Ashfika Rahman
Files of the Disappeared

Over the past few years in Bangladesh, more than 4,000 young people have been arrested at random and tortured while in custody. Anyone who was released was forced to keep silent. Ashfika Rahman shows the places where the bodies of so-called criminals have been found after “clashes” with the police. She also portrays young people who are the victims of injustice. She anonymises their faces with gold embroidery that functions as a symbol of the silence in custody and the time after it. 26-year-old Alif – his name has been changed as well – had been a worker in Dubai. He was arrested after a visit home. He still doesn’t know why. In custody, he was subjected to physical and mental torture. The psychological damage is not immediately apparent; it will reveal itself only after some time. The photographer wants to depict the suffering of her subjects and, with this project, initiate a movement that will confront the state’s politics of fear.

  • Bangladesh
  • Prison
  • Violence
  • Youth
3 Questions
1. The door opener: Can you describe a formative moment in your career as a visual journalist?

Since I began with photography, I’ve been on a journey to find my own voice. Over the years my journey has taken different turns. But I found my voice in photography when I discovered my social-activist mother trying to follow her faith in social work. I began to work on marginal people of Bangladesh, especially about the violence on minor, tribal or ethnic groups of people in remote hills or a village in the peripheries of Bangladesh. In each of my work I try to challenge the mainstream perspective towards these issues.

2. The decisive moment: When did you first encounter your topic and why did you decide to cover it photographically?

A boy called Shuvo (pseudonym), age 18, used to work with me as a fixer, when I was working in remote places. We spent a lot of time together. He was a shy boy, helping his family by random jobs. No particular job to be very specific. Next time when I went there, I heard he was dead by police encounter. I was shocked! Shuttered!

As far as I came to know that young shy boy in the last couple of years, it is a bit complicated to understand his connection with any sorts of crime that may have led him towards that fate. I started digging into it more. I expected it to happen again. It is still going on and becoming a political culture. More than 4,000 people were picked up randomly last year. They were tortured and killed sometimes by a so-called “encounter”. (Note: The term “encounter” stands for killings of people in police encounters.) A practice of fear. I thought of initiating to break the chain through a photography project. I collaborate with a psych counsellor to provide them counselling. Those who got back alive are going through tough trauma of mental and psychical torture. They wrote about their anxiety on their own portrait as a part of healing. This photo project is an initiative to make photography a part of a social movement.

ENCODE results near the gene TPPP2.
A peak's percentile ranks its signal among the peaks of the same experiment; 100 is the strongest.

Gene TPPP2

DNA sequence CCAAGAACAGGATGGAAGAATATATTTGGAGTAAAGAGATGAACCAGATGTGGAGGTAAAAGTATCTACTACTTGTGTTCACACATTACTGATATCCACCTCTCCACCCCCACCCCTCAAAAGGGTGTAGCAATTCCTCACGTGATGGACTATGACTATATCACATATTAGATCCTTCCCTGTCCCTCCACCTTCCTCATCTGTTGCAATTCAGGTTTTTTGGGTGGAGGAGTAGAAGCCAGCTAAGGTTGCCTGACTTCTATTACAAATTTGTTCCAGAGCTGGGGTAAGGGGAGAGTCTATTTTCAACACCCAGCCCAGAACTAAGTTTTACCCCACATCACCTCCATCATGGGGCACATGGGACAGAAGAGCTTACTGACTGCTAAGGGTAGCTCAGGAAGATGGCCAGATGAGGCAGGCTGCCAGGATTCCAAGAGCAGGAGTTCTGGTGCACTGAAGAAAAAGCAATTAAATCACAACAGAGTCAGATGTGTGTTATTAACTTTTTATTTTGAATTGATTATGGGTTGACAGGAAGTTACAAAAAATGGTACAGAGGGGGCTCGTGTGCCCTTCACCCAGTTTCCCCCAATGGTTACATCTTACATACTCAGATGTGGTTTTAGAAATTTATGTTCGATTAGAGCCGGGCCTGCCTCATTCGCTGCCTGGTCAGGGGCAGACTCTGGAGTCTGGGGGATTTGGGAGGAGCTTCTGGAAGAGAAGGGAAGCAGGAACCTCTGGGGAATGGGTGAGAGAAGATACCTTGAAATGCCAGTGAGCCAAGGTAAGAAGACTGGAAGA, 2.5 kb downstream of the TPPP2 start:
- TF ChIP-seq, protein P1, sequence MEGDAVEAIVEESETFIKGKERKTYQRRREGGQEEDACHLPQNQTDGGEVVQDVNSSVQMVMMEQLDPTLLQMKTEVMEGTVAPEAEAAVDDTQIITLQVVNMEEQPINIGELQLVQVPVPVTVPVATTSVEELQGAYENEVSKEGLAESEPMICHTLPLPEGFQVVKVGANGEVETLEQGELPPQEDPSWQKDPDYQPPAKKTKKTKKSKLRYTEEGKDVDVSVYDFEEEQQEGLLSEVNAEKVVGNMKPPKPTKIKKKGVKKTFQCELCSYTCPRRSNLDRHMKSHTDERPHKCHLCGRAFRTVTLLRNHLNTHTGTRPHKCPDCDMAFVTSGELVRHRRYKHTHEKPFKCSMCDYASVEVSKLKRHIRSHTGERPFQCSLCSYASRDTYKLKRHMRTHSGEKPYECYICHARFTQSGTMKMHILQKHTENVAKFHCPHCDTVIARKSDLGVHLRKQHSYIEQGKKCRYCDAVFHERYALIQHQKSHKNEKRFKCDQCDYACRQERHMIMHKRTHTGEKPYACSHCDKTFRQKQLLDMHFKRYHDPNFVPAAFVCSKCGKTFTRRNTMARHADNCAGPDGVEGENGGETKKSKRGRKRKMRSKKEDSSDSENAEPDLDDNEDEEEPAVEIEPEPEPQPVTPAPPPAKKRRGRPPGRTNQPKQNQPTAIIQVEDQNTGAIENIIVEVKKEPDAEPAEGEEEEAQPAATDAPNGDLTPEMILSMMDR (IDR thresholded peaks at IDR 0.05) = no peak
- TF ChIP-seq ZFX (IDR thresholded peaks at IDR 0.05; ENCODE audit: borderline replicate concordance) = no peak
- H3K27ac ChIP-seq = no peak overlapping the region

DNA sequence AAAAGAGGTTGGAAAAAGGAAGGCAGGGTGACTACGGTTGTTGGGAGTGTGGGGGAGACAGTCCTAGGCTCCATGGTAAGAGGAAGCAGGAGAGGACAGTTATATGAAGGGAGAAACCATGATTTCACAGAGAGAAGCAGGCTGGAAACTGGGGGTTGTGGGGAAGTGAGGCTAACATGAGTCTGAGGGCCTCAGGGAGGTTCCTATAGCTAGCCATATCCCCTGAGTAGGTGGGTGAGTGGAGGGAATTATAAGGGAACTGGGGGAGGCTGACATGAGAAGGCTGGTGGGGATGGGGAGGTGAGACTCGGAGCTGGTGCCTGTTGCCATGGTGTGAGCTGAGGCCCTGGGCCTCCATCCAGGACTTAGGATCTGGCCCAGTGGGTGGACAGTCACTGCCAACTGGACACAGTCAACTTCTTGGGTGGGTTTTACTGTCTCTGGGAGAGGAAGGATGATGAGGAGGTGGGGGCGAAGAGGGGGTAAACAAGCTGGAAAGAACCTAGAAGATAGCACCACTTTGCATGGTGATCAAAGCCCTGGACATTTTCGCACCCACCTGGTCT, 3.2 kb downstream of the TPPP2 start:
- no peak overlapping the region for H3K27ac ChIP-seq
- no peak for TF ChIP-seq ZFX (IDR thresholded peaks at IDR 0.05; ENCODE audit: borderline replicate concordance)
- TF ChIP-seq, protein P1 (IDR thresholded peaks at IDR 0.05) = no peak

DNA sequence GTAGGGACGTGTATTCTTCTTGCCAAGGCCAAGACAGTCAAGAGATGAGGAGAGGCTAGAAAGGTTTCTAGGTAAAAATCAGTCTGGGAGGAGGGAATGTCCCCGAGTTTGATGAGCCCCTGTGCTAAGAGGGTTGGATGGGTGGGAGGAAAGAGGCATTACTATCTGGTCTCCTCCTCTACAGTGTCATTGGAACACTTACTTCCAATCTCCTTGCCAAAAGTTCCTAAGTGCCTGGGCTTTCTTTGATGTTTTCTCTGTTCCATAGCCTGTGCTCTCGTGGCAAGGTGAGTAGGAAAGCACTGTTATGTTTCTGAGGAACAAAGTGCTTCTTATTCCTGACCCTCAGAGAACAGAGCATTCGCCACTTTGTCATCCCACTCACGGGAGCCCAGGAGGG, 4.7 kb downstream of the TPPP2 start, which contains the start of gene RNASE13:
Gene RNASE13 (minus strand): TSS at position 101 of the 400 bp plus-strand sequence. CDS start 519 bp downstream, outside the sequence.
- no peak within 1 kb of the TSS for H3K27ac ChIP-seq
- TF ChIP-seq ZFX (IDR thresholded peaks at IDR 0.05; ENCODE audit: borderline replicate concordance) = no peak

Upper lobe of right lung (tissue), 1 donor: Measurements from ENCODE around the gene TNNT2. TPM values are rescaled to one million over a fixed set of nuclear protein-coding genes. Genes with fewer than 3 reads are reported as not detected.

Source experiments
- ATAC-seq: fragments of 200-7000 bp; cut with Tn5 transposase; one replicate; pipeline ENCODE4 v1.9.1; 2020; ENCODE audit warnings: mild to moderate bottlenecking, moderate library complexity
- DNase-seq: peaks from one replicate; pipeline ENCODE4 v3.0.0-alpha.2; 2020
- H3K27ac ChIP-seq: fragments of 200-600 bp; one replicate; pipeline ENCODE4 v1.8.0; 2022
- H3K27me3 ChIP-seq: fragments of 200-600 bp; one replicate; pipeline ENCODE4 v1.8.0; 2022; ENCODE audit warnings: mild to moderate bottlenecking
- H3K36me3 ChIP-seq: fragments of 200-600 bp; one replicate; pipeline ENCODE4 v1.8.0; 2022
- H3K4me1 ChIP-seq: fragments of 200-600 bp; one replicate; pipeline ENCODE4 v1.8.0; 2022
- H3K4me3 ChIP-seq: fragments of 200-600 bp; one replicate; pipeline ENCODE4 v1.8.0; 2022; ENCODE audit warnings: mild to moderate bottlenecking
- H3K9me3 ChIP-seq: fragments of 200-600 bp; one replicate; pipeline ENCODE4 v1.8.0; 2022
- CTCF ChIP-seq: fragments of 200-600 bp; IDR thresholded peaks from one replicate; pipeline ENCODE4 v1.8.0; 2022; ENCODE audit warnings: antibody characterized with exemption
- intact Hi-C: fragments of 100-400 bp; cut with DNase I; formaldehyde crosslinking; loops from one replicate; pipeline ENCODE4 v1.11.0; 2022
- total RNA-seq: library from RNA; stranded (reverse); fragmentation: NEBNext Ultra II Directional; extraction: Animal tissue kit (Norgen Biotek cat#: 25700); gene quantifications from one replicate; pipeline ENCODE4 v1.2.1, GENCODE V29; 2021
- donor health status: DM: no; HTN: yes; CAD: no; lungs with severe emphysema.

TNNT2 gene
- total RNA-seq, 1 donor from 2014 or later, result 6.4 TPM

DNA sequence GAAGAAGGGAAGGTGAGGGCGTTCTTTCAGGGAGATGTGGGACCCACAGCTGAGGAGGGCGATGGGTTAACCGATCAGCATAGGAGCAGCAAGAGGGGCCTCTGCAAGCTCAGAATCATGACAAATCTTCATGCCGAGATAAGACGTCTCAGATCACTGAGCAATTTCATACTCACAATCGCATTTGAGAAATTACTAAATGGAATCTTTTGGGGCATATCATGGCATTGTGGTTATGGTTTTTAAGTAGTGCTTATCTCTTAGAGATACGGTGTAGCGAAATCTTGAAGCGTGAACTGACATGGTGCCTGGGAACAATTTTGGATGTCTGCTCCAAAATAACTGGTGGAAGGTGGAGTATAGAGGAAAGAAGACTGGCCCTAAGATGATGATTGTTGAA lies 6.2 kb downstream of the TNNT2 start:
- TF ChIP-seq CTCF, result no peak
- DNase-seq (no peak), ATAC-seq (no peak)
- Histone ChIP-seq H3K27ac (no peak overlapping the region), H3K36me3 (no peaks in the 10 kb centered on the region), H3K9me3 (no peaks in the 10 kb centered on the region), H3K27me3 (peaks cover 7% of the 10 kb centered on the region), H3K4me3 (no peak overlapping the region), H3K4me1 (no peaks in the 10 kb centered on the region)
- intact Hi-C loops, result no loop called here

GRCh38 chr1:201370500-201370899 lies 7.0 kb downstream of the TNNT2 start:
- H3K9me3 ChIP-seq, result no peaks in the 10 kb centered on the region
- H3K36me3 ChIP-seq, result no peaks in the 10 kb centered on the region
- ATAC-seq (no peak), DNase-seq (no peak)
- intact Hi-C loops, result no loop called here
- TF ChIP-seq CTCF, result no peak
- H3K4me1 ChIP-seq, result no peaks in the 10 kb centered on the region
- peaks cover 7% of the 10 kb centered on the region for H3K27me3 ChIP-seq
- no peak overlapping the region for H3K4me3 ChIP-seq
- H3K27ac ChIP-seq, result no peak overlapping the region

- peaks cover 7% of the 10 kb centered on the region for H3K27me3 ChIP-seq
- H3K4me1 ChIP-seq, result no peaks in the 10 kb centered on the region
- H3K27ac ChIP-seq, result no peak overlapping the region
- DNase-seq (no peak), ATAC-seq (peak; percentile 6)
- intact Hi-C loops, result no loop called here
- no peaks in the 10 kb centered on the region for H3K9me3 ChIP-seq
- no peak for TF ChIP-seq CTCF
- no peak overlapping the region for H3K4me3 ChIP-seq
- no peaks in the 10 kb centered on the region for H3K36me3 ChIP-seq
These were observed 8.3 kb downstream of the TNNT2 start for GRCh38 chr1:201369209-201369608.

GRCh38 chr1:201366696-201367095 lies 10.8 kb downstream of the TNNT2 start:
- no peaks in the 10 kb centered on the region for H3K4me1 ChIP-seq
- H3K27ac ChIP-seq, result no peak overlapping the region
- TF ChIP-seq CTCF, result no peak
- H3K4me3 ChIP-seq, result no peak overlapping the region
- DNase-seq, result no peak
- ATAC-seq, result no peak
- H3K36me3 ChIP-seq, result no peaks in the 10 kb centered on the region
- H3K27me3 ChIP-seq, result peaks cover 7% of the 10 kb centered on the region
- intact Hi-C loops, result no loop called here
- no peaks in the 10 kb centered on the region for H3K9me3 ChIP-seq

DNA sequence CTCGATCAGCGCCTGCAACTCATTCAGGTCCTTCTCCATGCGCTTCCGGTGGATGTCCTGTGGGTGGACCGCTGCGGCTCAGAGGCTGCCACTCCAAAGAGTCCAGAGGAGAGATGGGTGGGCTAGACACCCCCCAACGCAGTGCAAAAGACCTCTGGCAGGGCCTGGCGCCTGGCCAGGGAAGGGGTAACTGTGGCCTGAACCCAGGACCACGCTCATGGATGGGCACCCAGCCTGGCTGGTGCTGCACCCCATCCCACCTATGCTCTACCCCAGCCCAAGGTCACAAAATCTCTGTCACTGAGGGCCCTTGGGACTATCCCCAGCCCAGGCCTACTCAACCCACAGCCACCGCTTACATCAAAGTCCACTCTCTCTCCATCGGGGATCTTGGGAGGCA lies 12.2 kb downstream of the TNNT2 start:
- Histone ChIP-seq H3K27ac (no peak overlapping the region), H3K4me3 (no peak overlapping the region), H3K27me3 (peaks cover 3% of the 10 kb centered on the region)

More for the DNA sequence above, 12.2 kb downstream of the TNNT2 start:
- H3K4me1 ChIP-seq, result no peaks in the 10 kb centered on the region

3. The future: What could the visual journalism of the future be like?

I believe we are living in a visual era. The instant access to social media and other such public platforms makes it so much easier to outsource visual elements to the public. This method of storytelling enables readers to better understand complex, sophisticated topics in a shorter amount of time. It is the job of the storyteller to use data to create better stories that are useful, interesting and digestible to a wide audience. On the one hand it looks like there is an end of individual journalism, at the same time this is a time when visual journalists can take it ahead. Visual journalists will not only produce stories but also take initiative to take responsibility to research and come up with possible solutions. It will not be individual but in collaboration with society. It is the visual which will lead the future of the world philosophically, ideally and politically.


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Photographer Ashfika Rahman speaks about her project Files of the Disappeared and finding new ways in documentary storytelling. Dhaka, Bangladesh, May 2020. © Ashfika Rahman

Curated by Emilie Herbst

© for all photos by the photographers
© for all videos Lumix Festival Hanover, if not indicated otherwise.

*1988 in Dhaka, Bangladesh
In her documentary-photographic and artistic work on complex social topics, Ashfika Rahman attempts to elucidate social power relationships. She studied Photojournalism and Documentary Photography at Hanover University of Applied Sciences and Arts as well as at the Pathshala South Asian Media Institute, where she is currently active as a teacher. In 2018, she participated in the Joop Swart Masterclass.


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